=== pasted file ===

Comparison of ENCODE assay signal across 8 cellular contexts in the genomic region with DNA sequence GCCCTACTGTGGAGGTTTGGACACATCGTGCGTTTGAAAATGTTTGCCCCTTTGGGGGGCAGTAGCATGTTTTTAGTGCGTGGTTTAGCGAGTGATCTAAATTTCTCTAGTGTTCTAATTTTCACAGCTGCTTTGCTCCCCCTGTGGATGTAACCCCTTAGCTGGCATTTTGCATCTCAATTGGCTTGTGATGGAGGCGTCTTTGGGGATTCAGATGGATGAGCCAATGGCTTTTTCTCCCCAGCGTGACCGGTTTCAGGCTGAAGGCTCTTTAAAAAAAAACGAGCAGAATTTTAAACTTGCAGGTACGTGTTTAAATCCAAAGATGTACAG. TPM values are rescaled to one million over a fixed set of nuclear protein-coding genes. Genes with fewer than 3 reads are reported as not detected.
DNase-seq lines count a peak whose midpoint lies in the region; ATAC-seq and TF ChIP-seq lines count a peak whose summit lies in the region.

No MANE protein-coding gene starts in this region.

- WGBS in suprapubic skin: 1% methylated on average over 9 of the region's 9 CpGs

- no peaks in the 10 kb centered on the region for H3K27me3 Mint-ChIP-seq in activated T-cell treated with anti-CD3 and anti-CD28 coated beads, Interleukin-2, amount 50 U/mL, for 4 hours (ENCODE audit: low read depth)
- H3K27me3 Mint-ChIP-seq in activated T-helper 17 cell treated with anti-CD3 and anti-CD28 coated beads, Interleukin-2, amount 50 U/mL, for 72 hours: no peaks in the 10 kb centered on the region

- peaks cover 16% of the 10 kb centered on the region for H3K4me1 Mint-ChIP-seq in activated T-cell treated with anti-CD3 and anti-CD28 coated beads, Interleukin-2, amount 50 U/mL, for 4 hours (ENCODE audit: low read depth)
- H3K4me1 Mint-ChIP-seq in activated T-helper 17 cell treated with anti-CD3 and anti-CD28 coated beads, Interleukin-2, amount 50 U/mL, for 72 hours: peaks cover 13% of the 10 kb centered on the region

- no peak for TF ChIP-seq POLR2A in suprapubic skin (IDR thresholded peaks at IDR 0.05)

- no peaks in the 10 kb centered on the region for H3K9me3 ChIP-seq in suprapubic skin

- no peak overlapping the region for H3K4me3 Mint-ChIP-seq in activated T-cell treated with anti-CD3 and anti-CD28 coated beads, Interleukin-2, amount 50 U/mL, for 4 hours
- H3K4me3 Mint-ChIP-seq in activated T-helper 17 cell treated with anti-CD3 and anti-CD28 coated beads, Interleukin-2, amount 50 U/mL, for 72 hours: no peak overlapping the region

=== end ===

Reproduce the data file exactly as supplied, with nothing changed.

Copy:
Comparison of ENCODE assay signal across 8 cellular contexts in the genomic region with DNA sequence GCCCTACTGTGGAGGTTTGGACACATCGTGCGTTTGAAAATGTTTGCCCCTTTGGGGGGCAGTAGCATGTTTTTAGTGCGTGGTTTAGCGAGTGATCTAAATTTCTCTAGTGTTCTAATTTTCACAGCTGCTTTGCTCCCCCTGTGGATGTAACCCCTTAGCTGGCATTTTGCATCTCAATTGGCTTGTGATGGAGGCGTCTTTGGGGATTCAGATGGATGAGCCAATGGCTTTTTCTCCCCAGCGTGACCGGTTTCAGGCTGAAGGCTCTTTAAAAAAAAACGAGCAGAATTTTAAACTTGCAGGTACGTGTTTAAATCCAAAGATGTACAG. TPM values are rescaled to one million over a fixed set of nuclear protein-coding genes. Genes with fewer than 3 reads are reported as not detected.
DNase-seq lines count a peak whose midpoint lies in the region; ATAC-seq and TF ChIP-seq lines count a peak whose summit lies in the region.

No MANE protein-coding gene starts in this region.

- WGBS in suprapubic skin: 1% methylated on average over 9 of the region's 9 CpGs

- no peaks in the 10 kb centered on the region for H3K27me3 Mint-ChIP-seq in activated T-cell treated with anti-CD3 and anti-CD28 coated beads, Interleukin-2, amount 50 U/mL, for 4 hours (ENCODE audit: low read depth)
- H3K27me3 Mint-ChIP-seq in activated T-helper 17 cell treated with anti-CD3 and anti-CD28 coated beads, Interleukin-2, amount 50 U/mL, for 72 hours: no peaks in the 10 kb centered on the region

- peaks cover 16% of the 10 kb centered on the region for H3K4me1 Mint-ChIP-seq in activated T-cell treated with anti-CD3 and anti-CD28 coated beads, Interleukin-2, amount 50 U/mL, for 4 hours (ENCODE audit: low read depth)
- H3K4me1 Mint-ChIP-seq in activated T-helper 17 cell treated with anti-CD3 and anti-CD28 coated beads, Interleukin-2, amount 50 U/mL, for 72 hours: peaks cover 13% of the 10 kb centered on the region

- no peak for TF ChIP-seq POLR2A in suprapubic skin (IDR thresholded peaks at IDR 0.05)

- no peaks in the 10 kb centered on the region for H3K9me3 ChIP-seq in suprapubic skin

- no peak overlapping the region for H3K4me3 Mint-ChIP-seq in activated T-cell treated with anti-CD3 and anti-CD28 coated beads, Interleukin-2, amount 50 U/mL, for 4 hours
- H3K4me3 Mint-ChIP-seq in activated T-helper 17 cell treated with anti-CD3 and anti-CD28 coated beads, Interleukin-2, amount 50 U/mL, for 72 hours: no peak overlapping the region